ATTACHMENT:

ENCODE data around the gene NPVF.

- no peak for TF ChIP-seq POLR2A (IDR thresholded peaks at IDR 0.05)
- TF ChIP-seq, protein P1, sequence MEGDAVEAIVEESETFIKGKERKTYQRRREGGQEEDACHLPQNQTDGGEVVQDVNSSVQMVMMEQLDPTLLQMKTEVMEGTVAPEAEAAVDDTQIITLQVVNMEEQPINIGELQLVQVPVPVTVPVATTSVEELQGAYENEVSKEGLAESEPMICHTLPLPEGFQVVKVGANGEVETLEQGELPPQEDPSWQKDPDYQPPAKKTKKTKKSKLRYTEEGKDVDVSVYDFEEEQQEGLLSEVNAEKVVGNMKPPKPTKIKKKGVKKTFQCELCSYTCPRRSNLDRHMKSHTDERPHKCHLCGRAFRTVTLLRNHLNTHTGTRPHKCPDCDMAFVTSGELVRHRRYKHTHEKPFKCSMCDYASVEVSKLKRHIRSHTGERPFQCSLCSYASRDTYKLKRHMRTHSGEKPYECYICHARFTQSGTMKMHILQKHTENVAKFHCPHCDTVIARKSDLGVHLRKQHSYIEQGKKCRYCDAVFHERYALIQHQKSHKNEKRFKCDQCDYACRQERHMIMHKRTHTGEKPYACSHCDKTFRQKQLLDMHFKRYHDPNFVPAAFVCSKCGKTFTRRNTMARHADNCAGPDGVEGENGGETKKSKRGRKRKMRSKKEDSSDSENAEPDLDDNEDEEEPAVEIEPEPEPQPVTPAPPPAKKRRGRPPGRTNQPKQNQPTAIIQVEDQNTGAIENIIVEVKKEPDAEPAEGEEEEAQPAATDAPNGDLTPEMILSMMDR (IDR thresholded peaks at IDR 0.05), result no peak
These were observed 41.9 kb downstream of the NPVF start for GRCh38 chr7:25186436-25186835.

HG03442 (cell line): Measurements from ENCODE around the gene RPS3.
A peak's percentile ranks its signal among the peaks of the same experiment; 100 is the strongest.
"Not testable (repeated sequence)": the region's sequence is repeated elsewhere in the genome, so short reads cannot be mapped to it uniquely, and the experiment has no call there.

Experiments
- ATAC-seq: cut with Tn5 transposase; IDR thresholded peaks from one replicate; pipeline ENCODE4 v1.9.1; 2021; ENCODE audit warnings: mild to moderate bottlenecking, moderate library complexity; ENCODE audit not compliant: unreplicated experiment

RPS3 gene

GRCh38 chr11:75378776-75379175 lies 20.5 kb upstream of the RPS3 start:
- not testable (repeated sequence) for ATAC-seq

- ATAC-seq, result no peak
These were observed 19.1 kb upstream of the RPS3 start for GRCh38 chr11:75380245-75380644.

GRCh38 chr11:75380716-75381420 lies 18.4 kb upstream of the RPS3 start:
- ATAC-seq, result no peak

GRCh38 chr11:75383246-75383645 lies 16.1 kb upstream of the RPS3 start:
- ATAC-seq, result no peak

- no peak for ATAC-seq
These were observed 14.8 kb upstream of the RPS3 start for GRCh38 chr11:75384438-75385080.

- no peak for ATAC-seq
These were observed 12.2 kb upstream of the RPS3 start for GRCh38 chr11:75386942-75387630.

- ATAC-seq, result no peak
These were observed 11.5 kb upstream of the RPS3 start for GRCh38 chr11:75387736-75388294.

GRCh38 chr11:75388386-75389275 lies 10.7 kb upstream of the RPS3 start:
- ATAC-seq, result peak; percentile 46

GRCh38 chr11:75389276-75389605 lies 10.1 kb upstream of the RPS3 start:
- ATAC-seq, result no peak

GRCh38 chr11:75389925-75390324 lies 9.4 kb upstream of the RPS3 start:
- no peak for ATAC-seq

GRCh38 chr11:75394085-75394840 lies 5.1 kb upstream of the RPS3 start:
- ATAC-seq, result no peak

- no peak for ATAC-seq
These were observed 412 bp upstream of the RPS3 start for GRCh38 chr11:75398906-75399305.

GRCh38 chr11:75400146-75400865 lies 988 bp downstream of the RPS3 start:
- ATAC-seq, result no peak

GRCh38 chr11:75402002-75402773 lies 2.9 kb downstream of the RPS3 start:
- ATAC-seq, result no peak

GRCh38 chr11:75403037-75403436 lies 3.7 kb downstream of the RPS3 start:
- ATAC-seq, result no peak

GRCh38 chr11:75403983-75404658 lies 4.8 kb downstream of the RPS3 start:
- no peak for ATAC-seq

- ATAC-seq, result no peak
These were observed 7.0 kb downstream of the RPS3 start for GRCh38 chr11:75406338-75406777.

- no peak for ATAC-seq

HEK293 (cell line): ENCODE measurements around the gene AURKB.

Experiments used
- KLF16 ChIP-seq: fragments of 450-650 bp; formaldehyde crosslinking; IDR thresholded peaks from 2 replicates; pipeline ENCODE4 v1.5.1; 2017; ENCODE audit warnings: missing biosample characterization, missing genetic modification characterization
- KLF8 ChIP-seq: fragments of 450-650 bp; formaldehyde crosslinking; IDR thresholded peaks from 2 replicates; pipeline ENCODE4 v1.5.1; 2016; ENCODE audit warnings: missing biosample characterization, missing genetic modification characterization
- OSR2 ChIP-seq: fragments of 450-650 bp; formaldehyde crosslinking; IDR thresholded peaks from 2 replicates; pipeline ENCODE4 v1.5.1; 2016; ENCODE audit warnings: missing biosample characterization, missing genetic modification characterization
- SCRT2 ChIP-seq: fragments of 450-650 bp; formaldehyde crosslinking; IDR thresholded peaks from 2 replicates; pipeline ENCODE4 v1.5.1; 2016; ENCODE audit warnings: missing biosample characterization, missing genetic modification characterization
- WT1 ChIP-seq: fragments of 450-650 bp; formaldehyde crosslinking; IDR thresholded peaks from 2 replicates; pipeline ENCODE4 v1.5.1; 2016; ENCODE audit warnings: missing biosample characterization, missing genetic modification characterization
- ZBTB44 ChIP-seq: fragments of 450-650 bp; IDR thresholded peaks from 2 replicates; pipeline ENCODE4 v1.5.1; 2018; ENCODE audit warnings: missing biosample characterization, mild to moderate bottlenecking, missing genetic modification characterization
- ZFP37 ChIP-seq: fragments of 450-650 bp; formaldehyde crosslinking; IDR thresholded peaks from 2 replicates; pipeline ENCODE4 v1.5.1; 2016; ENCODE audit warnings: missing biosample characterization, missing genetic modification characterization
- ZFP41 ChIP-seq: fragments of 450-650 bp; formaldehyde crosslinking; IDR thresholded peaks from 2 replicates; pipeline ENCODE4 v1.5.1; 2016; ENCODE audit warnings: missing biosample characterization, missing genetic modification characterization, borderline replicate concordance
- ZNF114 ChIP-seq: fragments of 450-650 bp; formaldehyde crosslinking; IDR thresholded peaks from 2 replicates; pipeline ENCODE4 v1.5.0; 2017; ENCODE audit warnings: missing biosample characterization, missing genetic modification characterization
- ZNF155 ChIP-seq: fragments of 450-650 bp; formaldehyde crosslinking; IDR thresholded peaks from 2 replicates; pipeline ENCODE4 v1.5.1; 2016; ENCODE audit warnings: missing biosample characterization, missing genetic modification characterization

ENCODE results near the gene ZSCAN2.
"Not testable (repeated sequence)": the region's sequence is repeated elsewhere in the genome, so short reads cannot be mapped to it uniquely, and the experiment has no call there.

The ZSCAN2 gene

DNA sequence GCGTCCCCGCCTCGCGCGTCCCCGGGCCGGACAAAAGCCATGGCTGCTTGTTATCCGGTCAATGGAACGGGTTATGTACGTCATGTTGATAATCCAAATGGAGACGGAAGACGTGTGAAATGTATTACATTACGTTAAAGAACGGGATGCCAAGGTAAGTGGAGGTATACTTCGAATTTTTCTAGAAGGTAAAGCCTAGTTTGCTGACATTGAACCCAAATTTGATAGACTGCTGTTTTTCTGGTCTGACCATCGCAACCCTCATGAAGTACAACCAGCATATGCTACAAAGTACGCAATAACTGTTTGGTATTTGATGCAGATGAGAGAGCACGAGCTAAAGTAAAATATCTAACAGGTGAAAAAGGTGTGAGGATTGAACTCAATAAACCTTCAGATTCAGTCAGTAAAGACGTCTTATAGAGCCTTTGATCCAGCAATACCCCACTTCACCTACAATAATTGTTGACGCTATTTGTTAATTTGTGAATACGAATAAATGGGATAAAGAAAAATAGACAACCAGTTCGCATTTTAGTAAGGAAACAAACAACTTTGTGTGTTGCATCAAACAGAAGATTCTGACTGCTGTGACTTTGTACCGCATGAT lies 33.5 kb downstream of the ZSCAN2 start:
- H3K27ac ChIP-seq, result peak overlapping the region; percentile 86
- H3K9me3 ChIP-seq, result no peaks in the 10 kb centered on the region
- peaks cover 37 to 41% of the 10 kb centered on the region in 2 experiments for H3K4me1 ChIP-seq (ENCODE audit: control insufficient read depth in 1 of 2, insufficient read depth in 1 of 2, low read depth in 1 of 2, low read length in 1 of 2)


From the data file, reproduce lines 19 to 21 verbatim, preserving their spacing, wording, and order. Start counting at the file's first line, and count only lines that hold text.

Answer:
- no peak for ATAC-seq
These were observed 14.8 kb upstream of the RPS3 start for GRCh38 chr11:75384438-75385080.

- no peak for ATAC-seq